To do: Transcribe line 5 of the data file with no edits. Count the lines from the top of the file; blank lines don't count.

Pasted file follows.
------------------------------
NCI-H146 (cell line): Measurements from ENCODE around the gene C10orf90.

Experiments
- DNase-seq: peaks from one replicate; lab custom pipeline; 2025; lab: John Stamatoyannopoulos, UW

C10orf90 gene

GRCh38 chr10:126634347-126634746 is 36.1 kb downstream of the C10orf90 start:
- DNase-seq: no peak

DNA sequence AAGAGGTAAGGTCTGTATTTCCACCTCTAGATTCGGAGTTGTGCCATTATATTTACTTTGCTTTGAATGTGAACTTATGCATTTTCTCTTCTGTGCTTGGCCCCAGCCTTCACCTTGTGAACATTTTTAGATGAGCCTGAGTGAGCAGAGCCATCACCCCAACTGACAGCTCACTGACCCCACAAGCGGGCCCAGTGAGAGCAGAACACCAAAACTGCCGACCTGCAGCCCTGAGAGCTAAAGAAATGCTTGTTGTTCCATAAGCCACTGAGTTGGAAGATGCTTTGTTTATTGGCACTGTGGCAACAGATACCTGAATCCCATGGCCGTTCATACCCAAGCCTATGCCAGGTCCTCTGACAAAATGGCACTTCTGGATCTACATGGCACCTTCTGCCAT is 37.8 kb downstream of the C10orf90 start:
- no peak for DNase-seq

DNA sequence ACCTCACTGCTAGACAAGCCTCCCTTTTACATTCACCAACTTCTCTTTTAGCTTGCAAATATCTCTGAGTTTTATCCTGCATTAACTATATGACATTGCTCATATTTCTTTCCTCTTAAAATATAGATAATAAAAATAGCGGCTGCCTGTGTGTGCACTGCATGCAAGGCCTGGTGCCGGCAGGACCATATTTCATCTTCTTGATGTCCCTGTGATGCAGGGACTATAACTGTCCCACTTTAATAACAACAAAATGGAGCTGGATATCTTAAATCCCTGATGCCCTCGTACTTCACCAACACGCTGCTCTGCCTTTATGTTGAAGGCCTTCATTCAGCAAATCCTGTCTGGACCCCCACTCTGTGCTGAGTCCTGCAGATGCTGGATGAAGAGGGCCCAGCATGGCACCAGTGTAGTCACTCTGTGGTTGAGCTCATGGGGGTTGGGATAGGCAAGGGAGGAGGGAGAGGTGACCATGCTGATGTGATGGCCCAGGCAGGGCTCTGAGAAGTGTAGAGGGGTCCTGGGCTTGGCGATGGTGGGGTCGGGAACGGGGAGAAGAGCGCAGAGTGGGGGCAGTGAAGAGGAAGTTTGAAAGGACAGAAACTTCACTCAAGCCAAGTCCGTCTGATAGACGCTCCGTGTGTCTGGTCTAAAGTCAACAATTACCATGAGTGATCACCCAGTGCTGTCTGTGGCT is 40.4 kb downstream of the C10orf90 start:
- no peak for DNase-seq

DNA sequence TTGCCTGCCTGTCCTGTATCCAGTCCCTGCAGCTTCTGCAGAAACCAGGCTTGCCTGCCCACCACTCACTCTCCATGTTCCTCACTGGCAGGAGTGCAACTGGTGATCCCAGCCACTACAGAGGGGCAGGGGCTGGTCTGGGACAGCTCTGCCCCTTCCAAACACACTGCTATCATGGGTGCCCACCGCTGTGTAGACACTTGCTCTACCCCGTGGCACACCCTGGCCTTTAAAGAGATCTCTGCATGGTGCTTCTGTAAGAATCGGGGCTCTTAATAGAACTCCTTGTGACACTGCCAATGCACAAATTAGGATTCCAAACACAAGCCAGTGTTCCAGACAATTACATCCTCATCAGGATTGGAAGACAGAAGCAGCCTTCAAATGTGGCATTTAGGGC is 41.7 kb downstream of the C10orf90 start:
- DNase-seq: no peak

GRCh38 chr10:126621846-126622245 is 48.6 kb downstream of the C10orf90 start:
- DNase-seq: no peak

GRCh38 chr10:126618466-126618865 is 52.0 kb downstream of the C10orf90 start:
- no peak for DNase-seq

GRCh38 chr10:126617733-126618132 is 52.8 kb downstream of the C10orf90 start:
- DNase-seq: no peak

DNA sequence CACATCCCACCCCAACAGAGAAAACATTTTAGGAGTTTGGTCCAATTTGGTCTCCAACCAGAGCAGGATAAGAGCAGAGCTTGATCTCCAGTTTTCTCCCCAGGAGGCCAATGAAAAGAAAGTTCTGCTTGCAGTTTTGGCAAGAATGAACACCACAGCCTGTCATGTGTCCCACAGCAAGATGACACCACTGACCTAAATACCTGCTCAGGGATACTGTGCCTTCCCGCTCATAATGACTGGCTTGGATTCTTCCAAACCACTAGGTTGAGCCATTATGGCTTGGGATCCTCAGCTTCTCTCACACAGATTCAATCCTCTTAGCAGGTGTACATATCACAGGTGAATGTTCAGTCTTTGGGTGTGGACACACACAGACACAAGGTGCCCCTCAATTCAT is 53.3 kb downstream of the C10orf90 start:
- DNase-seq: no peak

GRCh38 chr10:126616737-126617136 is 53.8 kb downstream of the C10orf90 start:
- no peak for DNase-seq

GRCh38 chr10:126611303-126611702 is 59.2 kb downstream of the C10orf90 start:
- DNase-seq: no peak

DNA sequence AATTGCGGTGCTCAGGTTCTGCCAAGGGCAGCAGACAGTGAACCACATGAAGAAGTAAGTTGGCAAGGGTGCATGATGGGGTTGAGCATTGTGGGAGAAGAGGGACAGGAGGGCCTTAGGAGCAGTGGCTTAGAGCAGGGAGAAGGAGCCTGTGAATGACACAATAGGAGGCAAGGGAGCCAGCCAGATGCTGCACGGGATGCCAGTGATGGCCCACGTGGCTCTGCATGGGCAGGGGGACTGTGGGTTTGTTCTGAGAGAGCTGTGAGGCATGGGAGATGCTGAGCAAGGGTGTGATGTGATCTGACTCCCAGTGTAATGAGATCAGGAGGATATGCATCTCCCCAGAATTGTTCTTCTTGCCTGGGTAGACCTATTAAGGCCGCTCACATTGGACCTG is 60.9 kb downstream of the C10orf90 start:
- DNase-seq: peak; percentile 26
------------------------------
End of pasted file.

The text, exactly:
GRCh38 chr10:126634347-126634746 is 36.1 kb downstream of the C10orf90 start: